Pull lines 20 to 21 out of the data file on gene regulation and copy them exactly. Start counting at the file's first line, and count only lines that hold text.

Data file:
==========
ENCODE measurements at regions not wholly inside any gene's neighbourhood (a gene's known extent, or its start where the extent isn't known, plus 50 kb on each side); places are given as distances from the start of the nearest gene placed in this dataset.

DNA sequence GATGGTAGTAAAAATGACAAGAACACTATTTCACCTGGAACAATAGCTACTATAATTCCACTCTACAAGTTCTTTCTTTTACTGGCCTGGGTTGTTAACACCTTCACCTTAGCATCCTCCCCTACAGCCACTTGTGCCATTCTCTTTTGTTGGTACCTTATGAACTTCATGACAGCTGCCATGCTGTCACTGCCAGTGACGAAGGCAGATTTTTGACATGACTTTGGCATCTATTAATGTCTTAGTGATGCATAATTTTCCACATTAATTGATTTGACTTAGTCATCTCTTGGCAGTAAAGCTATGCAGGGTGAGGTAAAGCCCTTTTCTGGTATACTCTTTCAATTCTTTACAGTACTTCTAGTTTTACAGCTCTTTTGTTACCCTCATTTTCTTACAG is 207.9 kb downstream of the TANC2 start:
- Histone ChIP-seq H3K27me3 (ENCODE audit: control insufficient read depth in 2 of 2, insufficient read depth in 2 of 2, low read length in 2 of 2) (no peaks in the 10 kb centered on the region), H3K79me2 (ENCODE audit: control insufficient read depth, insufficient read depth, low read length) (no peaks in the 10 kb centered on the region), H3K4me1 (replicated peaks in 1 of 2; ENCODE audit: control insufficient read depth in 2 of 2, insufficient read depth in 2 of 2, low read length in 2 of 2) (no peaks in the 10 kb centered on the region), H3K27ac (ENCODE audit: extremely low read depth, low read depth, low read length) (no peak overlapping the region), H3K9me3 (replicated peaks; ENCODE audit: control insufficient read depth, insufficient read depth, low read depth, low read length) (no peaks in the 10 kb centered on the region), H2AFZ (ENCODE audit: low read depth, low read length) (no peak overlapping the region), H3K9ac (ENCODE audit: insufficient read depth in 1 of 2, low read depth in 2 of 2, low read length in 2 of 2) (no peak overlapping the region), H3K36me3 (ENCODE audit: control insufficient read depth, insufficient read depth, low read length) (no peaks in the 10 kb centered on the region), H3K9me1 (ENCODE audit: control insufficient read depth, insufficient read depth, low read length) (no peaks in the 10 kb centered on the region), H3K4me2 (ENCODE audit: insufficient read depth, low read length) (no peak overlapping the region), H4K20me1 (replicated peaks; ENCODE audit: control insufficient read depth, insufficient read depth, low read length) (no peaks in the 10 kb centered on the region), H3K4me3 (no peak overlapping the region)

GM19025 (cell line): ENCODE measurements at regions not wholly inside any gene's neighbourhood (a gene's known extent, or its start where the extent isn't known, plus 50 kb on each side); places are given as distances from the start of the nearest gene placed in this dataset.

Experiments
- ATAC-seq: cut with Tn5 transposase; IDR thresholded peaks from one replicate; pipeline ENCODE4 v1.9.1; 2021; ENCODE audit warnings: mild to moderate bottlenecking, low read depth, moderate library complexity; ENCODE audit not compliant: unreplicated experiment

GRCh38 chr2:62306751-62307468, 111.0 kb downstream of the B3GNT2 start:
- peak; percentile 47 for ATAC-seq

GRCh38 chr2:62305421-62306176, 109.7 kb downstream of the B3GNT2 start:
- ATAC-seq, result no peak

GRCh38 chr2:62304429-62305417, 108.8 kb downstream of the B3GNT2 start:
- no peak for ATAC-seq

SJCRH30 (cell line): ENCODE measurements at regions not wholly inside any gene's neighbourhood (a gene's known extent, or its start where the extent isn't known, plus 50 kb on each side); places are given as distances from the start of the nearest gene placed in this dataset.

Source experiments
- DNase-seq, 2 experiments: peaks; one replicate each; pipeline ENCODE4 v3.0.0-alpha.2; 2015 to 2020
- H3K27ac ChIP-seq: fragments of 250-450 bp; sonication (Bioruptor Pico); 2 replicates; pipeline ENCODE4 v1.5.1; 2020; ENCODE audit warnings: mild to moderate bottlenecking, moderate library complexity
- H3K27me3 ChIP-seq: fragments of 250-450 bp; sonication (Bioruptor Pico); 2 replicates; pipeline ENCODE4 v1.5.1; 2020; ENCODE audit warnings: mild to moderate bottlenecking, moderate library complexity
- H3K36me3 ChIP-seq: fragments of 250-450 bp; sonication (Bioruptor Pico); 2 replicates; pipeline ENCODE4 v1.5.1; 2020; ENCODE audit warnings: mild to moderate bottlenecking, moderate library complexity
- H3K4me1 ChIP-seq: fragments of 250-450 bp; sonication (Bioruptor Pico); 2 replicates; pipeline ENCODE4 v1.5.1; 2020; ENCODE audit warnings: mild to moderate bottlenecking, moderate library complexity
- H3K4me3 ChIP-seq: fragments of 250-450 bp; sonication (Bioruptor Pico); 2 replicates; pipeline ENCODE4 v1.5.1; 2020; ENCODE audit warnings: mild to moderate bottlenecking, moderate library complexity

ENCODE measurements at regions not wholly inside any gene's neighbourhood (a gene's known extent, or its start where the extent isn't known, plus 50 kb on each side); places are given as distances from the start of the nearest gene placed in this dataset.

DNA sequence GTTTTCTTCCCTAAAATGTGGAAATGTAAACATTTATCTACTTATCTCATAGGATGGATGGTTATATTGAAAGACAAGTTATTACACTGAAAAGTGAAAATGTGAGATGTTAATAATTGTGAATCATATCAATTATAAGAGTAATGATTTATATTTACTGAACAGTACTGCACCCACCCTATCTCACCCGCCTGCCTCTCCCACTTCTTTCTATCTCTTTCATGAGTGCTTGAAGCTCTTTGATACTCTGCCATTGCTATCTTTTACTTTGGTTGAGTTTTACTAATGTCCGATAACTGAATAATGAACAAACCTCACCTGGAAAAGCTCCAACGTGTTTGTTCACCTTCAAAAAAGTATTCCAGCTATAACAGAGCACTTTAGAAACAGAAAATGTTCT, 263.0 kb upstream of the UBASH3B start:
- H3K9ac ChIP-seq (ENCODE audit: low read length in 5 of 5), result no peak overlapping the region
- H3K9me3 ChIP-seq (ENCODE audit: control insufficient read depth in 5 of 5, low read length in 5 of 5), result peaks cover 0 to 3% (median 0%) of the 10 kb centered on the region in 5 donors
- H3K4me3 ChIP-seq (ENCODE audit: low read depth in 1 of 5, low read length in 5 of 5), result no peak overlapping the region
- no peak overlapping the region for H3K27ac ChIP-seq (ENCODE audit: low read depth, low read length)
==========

- H3K4me3 ChIP-seq: fragments of 250-450 bp; sonication (Bioruptor Pico); 2 replicates; pipeline ENCODE4 v1.5.1; 2020; ENCODE audit warnings: mild to moderate bottlenecking, moderate library complexity

ENCODE measurements at regions not wholly inside any gene's neighbourhood (a gene's known extent, or its start where the extent isn't known, plus 50 kb on each side); places are given as distances from the start of the nearest gene placed in this dataset.